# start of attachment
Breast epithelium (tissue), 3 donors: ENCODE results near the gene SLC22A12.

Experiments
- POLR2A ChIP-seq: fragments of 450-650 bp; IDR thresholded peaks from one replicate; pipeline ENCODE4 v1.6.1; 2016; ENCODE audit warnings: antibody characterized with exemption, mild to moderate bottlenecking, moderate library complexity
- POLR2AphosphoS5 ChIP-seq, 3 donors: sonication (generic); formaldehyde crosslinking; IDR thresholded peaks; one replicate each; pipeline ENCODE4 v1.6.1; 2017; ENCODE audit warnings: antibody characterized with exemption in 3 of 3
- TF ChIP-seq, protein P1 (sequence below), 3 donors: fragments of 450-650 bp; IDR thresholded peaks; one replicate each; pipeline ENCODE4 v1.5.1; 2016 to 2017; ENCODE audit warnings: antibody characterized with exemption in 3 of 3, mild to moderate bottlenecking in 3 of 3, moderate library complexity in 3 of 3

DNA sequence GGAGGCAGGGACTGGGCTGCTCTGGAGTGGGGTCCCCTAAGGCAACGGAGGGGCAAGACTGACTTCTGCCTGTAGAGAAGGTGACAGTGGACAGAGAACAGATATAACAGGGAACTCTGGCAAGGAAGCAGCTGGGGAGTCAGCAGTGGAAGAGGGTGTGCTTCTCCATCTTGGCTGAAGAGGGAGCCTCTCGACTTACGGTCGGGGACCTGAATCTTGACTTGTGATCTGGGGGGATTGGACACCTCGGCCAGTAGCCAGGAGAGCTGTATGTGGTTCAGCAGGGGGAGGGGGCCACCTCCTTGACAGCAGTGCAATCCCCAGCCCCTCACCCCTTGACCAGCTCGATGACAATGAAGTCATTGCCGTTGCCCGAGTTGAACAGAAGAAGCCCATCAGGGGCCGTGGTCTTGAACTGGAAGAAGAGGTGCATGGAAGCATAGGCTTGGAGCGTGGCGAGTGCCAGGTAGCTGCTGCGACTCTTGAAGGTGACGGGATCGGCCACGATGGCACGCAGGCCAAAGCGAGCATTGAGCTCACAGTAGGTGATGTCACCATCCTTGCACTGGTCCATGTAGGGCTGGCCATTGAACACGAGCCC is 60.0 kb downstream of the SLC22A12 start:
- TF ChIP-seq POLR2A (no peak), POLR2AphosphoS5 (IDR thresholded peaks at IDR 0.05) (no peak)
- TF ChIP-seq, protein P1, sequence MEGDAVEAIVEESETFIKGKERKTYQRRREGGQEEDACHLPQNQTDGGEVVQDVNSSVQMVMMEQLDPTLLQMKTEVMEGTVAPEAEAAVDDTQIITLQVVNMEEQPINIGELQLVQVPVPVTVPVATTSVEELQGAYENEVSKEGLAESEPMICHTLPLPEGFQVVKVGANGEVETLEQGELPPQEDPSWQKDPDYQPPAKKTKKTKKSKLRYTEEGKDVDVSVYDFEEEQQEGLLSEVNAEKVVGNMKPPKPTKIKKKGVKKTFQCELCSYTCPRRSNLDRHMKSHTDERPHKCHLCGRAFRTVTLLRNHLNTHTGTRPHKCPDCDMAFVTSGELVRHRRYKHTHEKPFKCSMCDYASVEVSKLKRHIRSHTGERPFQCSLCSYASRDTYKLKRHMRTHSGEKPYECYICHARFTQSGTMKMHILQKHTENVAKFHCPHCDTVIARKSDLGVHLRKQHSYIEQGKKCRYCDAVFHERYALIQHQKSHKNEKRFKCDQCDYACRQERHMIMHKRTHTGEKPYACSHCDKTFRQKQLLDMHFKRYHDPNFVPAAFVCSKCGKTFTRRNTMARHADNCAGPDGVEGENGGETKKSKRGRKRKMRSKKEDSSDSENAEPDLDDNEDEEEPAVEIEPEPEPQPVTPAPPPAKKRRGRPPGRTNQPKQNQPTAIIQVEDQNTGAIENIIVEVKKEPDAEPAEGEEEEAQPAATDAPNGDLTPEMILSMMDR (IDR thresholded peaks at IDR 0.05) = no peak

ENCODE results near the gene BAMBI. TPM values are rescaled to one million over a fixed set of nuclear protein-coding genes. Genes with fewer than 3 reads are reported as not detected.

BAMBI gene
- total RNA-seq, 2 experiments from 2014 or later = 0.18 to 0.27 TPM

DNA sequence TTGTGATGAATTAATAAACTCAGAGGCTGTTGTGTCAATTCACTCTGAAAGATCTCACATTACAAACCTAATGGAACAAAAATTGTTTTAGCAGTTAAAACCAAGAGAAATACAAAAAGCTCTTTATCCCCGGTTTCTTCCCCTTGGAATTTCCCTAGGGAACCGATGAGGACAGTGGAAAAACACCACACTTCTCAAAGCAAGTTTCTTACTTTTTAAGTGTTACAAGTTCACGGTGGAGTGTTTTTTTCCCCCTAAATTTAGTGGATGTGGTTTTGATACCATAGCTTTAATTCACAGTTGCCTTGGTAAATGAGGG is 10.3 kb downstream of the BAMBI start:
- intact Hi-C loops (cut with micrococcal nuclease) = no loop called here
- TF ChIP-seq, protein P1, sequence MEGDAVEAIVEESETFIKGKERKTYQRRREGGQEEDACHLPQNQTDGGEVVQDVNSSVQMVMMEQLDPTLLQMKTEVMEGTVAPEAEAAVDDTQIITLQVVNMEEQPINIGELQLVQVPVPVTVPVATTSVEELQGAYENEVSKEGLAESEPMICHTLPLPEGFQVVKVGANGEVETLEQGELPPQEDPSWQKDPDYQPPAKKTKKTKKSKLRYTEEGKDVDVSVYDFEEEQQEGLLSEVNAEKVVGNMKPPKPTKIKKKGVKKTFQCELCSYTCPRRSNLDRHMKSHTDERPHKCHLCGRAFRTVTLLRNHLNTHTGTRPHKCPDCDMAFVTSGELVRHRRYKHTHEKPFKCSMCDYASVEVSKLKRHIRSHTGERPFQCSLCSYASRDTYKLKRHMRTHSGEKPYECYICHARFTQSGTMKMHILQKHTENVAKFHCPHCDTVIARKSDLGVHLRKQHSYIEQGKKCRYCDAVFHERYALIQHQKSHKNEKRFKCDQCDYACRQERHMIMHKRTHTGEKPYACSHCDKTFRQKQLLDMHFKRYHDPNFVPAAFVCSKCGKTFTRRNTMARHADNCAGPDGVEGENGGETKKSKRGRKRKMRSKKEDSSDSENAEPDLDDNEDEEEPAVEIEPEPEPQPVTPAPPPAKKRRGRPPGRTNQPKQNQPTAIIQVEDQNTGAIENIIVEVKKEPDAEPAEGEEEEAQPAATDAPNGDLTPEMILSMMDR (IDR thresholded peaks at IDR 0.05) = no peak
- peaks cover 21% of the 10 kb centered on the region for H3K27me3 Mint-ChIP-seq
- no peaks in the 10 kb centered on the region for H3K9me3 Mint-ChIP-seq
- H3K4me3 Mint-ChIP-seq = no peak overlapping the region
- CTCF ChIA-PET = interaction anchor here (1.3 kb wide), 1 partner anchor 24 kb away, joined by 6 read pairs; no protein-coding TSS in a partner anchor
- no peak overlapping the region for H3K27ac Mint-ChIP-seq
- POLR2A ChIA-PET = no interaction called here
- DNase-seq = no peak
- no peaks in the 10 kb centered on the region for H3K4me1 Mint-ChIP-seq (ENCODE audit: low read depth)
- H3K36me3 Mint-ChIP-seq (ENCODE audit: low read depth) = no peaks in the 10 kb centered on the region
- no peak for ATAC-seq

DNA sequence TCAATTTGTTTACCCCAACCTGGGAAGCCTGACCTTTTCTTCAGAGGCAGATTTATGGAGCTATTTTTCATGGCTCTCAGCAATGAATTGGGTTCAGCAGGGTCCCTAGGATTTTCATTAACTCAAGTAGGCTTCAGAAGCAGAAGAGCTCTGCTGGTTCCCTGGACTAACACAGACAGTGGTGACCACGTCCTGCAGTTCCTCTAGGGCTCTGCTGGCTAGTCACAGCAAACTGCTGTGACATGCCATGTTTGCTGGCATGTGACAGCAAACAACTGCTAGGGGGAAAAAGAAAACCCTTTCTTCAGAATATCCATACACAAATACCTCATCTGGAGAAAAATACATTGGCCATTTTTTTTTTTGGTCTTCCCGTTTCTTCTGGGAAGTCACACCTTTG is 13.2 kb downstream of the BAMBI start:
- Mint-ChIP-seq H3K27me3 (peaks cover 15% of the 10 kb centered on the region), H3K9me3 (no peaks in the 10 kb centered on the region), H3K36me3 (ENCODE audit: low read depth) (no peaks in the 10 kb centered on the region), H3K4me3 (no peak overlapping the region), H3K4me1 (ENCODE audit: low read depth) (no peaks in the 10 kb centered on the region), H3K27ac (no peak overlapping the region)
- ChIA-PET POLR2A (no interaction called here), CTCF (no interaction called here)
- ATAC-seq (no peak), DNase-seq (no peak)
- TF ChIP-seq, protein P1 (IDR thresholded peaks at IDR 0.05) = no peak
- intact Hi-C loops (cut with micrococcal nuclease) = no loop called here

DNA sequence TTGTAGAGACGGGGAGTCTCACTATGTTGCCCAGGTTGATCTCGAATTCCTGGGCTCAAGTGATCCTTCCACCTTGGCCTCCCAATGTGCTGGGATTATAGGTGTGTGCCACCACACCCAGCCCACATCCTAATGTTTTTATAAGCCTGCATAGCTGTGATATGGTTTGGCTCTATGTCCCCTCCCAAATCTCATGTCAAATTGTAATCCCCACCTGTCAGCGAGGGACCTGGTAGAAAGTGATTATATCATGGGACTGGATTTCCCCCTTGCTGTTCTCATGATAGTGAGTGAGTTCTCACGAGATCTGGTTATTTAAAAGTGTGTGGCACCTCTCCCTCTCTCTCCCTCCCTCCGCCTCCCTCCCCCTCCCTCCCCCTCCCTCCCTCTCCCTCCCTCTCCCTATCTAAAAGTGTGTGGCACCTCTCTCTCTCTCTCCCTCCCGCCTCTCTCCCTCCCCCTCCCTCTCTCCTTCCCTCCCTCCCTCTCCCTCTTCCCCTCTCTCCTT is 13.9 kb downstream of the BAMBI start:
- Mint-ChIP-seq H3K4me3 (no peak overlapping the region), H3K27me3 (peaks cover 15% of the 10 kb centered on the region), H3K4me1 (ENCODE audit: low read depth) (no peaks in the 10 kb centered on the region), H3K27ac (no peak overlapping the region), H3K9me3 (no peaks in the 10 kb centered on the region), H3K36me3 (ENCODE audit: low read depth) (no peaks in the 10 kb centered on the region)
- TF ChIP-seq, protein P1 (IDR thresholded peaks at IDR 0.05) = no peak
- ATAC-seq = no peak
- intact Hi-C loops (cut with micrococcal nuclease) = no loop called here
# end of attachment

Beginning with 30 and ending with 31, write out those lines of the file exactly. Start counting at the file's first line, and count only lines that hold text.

- intact Hi-C loops (cut with micrococcal nuclease) = no loop called here

DNA sequence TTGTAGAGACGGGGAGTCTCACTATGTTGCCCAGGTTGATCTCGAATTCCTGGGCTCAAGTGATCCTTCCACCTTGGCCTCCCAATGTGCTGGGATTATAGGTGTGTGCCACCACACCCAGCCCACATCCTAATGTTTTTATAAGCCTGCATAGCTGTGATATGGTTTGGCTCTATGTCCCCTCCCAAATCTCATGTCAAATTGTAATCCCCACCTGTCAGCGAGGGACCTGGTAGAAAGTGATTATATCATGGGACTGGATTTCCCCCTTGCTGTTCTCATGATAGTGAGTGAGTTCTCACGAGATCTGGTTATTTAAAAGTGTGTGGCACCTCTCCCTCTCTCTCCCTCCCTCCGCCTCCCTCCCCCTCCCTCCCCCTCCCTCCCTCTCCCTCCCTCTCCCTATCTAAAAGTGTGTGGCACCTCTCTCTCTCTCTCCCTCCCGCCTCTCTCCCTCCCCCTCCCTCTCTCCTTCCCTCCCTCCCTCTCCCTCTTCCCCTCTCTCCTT is 13.9 kb downstream of the BAMBI start: